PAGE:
Marilyn, it's really a flash. There was an exchange of sensitivity with her which was wonderful. I really, really wanted it to be her.

My favorite thing about the animation process was directing the actors: the voice actors and the animators. As much for Jack and the mechanics of the heart, we are in a completely parallel reality. But A Mermaid in Paris takes place in a contemporary Paris: 2016, the flood, the speakeasys, everything exists. The only magical and supernatural element is the mermaid. I needed to anchor this story in reality, the contrast ratio would be stronger. And the animation immediately poses a filter: it stylizes reality. There, I had flesh and blood actors, real sets. The shift and the poetic emotion are stronger.

But I loved those constraints! That's working. There are also constraints in animation, only they are not the same: we have the impression that we can make everything, but at some point, there is a budget to respect, textures to do,... .etc. For A Mermaid in Paris, we had a limited budget, but that allowed me to have the narrative function of the Surprisiers film [people who want to change their world through their imagination in A Mermaid in Paris, editor's note] and their side artisan. I didn't need to be pompous. Besides, I didn't really want to shoot in green screen: I wanted a real mermaid, a real set.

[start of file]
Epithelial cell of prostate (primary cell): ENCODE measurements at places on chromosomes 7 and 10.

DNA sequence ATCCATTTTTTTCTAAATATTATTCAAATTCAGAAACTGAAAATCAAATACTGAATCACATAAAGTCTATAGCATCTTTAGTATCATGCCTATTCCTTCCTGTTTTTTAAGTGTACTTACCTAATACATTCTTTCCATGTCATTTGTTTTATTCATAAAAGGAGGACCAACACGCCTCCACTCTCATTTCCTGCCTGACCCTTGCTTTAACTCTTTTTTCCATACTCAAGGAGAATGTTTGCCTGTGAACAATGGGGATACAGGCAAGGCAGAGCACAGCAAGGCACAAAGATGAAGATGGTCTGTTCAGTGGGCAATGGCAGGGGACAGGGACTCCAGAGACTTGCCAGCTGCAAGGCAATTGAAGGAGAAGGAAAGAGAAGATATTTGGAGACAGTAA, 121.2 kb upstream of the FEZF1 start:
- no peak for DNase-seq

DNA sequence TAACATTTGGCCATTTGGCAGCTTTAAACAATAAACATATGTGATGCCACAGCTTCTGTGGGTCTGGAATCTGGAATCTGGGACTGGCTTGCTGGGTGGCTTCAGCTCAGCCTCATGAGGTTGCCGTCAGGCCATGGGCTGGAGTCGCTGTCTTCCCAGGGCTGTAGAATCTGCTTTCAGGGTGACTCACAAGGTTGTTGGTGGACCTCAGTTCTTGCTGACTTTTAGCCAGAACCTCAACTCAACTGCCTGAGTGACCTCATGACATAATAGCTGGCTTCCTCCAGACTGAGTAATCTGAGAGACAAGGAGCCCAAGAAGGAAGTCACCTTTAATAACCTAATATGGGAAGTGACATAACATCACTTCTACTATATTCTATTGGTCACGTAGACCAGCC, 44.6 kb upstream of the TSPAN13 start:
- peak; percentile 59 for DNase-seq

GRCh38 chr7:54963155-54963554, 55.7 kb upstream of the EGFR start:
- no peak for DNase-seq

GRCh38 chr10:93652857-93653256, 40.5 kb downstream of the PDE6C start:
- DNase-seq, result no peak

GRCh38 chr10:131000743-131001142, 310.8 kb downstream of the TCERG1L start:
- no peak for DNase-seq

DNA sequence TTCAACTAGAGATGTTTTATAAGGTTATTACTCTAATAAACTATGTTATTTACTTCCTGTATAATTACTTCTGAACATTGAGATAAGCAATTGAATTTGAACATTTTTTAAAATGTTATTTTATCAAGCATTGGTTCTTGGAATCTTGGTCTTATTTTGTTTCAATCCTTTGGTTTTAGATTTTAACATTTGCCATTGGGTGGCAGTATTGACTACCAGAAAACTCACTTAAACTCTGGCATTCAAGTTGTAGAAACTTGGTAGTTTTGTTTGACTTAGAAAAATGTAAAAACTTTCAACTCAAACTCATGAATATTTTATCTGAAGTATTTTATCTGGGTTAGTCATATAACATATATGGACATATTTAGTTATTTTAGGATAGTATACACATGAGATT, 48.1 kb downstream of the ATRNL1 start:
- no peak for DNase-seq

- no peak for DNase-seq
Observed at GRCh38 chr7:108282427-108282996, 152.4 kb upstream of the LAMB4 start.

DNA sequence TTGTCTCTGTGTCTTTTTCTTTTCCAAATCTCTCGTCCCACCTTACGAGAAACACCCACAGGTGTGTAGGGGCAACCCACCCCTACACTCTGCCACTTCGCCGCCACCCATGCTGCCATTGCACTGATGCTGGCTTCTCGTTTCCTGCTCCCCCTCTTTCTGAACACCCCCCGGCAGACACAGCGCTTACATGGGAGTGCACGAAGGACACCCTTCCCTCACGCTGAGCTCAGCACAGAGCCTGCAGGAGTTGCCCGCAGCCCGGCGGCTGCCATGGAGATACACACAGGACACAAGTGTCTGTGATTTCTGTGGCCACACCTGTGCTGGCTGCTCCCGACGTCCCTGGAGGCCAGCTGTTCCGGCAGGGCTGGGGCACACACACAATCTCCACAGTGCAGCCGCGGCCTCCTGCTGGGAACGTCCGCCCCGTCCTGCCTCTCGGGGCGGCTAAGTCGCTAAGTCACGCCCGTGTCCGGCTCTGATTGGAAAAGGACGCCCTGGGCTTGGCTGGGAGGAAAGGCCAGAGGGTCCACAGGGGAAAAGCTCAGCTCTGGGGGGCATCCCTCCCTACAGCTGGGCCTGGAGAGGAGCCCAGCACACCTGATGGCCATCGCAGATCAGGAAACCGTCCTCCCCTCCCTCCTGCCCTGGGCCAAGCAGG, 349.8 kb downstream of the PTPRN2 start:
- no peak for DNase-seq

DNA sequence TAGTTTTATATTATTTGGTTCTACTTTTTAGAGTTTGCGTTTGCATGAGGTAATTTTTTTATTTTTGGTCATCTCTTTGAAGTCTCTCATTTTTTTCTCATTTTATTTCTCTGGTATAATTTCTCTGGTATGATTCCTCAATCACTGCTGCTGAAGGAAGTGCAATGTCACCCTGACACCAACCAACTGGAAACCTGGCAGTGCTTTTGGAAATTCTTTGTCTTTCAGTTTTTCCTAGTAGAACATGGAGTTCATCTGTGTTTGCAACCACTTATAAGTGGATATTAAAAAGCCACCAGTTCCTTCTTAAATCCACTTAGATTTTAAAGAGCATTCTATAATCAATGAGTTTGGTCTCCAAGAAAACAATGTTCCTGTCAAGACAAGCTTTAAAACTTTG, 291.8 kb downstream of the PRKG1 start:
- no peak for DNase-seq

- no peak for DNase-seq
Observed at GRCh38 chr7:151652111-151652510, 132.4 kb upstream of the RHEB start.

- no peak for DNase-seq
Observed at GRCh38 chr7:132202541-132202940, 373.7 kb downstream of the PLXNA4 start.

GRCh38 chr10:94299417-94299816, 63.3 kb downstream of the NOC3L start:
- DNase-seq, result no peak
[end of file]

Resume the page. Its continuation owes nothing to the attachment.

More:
Always writing. Because it's a portable cinema: I can dream up songs, characters, images, and I can write anywhere no matter what, like it happened to me when I was hospitalized in 2013 .

Yes. And that's not an accusation. It's just that we live in troubled times. I started writing this story just after the attacks of 2015. I am not Parisian but I am Parisian by adoption. I love this city deeply, it is beautiful and amazes me every day. I wanted to re-enchant Paris. Afterwards, yes, there is a fashion for emotional laziness, for cynicism. It's easy to be cynical. One way to resist the social and climatic torpor and others that we undergo is also wonder. Imagination, we use it every day: to project yourself, to empathize, to put yourself in someone's shoes... you have to imagine all that. Imagination allows nuance. The dictatorships that threaten us, the rise of the nationalists, is when the nuance no longer exists. Imagination allows you to escape, to escape and to project yourself, and I think we forget how crucial imagination is. We talk a lot about ecology and we're unfortunately right, but I think we should also talk about emotional ecology: culture and curiosity, that's the spirit of the Surprisiers I think.

First published on March 11, 2020 when Une Sirene was first released in Paris, this interview was re-shared when the film returned to theaters on June 22, 2020.